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  • DECEMBER 2018�CANCER DISCOVERY | 1503

    RESEARCH WATCH

    Major finding: Increased fiber fermen- tation amidst microbial dysbiosis may promote tumorigenesis.

    Concept: Enriching foods with refined fermentable fiber induced cholestasis, hepatic inflammation, and tumorigenesis.

    Impact: Consuming foods enriched with fermentable fiber may increase the risk of hepatocellular carcinoma.

    Microbiome

    DYSREGULATED FERMENTATION OF SOLUBLE FIBER MAY INDUCE LIVER CANCER

    The gut microbiota benefi ts the host in part via metabolism of dietary fi ber into valuable nutrients. Insoluble fi ber resists fermentation, but soluble fi ber (such as inulin) is fermented into short-chain fatty acids (SCFA), which have a benefi cial meta- bolic effect. Disruption of the gut microbiota can lead to chronic infl ammation, and mice lacking toll-like receptor 5 (TLR5) are at increased risk for developing microbiota-dependent colitis and infl amma- tion-associated metabolic syndrome. Singh, Yeoh, Chassaing, and colleagues aimed to determine if soluble fi ber might ameliorate the microbial dysbiosis and metabolic syndrome associated with TLR5 defi ciency. Unexpectedly, enrich- ing the diet of the mice with inulin induced hepatocellular carcinoma (HCC) in these innate immune-defi cient mice despite improving glycemic control and reducing adiposity. The inulin diet–induced HCC was associated with hepatic infl ammation and was not specifi c to TLR5 defi ciency, but was triggered in other innate immune-dysregulated mice (including TLR4- and lipcalin-2–defi cient mice). Other solu- ble fi bers (such as pectin and fructooligosaccharides) had a

    similar HCC-promoting effect, but nonferment- able or insoluble fi ber did not promote HCC. HCC development in TLR5-defi cient mice was associ- ated with alterations in gut microbiota (dysbiosis), with an increase in fi ber-fermenting species. The susceptibility of TLR5-defi cient mice to inulin- induced HCC was dependent on dysbiotic micro- biota. Microbial transfer from TLR5-defi cient mice

    rendered wild-type mice susceptible to HCC, whereas micro- bial ablation with broad-spectrum antibiotics prevented HCC development. Inulin-induced tumorigenesis was initiated by early-onset cholestasis that resulted in hepatocyte apoptosis, neutrophil infi ltration, and liver infl ammation. Tumorigen- esis could be blocked by inhibition of fermentation, which resulted in reduced intestinal SCFA. Collectively, these fi nd- ings suggest that enriching processed foods with fermentable fi ber may increase the risk of HCC. ■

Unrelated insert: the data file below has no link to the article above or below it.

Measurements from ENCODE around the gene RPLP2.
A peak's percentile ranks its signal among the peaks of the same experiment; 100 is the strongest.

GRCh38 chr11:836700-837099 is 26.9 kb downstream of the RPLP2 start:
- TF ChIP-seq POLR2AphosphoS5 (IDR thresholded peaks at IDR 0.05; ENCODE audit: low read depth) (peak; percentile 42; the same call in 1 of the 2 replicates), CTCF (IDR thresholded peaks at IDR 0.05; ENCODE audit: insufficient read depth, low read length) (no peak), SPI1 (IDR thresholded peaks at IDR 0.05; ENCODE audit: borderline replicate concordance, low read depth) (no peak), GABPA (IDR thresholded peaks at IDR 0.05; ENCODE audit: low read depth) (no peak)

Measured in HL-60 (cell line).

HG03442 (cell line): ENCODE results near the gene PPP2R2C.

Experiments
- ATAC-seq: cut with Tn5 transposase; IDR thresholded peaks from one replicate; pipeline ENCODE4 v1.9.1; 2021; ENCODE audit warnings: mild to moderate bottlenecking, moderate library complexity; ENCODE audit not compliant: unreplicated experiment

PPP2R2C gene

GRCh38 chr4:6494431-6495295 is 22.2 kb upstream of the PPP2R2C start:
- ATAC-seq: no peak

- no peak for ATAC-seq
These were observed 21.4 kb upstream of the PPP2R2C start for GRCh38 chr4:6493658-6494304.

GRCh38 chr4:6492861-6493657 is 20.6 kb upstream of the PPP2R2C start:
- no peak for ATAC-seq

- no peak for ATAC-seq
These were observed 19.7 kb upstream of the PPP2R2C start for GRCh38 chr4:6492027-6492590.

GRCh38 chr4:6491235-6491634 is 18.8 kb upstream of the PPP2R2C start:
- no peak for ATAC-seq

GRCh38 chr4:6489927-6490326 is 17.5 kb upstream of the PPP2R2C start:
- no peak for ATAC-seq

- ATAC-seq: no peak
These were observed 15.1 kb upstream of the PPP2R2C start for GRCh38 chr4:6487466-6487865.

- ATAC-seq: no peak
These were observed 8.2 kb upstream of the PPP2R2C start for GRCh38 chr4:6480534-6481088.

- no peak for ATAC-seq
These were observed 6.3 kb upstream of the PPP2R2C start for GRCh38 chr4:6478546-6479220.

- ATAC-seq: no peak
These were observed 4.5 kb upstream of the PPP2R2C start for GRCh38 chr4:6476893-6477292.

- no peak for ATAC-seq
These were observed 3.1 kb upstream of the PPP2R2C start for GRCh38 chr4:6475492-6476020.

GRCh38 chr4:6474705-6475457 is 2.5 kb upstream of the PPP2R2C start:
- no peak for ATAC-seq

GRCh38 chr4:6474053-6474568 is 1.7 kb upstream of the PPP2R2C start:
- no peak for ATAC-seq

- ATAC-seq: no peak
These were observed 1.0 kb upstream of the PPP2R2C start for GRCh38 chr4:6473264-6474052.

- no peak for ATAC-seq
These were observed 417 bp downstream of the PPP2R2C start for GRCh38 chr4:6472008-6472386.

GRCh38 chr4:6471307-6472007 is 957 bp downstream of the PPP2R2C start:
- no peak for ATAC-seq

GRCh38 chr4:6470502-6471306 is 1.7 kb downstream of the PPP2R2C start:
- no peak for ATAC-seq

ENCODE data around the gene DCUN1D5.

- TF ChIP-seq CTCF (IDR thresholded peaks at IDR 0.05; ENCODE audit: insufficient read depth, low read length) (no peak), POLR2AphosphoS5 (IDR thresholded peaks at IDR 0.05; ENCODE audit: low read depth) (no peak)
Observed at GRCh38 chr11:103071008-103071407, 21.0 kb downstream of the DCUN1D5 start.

Singh V, Yeoh BS, Chassaing B, Xiao X, Saha P, Aguilera Olvera R, et al. Dysregulated microbial fermentation of soluble fi ber induces cholestatic liver cancer. Cell 2018;175:679–94.e22.

    Major finding: Cellular mechanotransduction regulates the interaction between ARID1A in the SWI/SNF complex and YAP/TAZ.

    Concept: Under high mechanical stress ARID1A binds to F-actin, reducing its interaction with TAP/TAZ.

    Impact: Full activation of YAP/TAZ may require nuclear accumulation of YAP/ TAZ and inhibition of ARID1A-SWI/SNF.

    Epigenetics

    THE SWI/SNF COMPLEX BINDS TO AND INHIBITS YAP/TAZ ARID1A and other components of the SWI/SNF chro-

    matin remodeling complex are frequently inactivated by genetic alterations in cancer. However, the mechanism by which the SWI/SNF complex suppresses tumorigenesis remains poorly understood. Chang and colleagues found that ARID1A binds to and inhibits the oncogenic tran- scriptional coactivators YAP and TAZ, resulting in reduced expression YAP/TAZ target genes. Inhibiting YAP/TAZ promoted proliferation and liver tumorigenesis in Arid1a- defi cient cells. SWI/SNF has been previously shown to asso- ciate with F-actin, and mechanical cell stress increased the association between nuclear F-actin and ARID1A-SWI/SNF, thereby reducing the association between ARID1A and YAP/ TAZ. YAP/TAZ binds to the DNA-binding platform TEAD to drive transcription, and ARID1A competed with TEAD for binding to YAP/TAZ. Thus, under high mechanical stress F-actin blocked YAP/TAZ from binding to ARID1A, promoting increased association between YAP/TAZ and

    TEAD. In contrast, conditions of low mechanical stress favored the interaction between ARID1A and YAP/TAZ. Consistent with these fi ndings, YAP-expressing neurons formed neurospheres more effi ciently on stiff extracellular matrix (ECM) than on soft ECM, and depletion of Arid1a rescued the ability to form neurospheres on stiff ECM by enhancing the YAP/TAZ–TEAD interaction independent of mechanostress. Taken together, these fi ndings suggest that full activation of YAP/TAZ requires nuclear accumulation of YAP/TAZ in addition to suppression of ARID1A–SWI/ SNF, which can occur via genetic alteration or mechanical stress. Further, these data suggest that the loss of ARID1 in tumor cells may increase the sensitivity to mechanotrans- duction to promote tumorigenesis. ■

    Chang L, Azzolin L, Di Biagio D, Zanconato F, Battilana G, Xic- cato RL, et al. The SWI/SNF complex is a mechanoregulated inhibitor of YAP and TAZ. Nature 2018;563:265–9. 

    Research. on October 20, 2020. © 2018 American Association for Cancercancerdiscovery.aacrjournals.org Downloaded from

    Published OnlineFirst October 26, 2018; DOI: 10.1158/2159-8290.CD-RW2018-184

    http://cancerdiscovery.aacrjournals.org/

  • 2018;8:1503. Published OnlineFirst October 26, 2018.Cancer Discov Cancer Dysregulated Fermentation of Soluble Fiber May Induce Liver

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    Published OnlineFirst October 26, 2018; DOI: 10.1158/2159-8290.CD-RW2018-184

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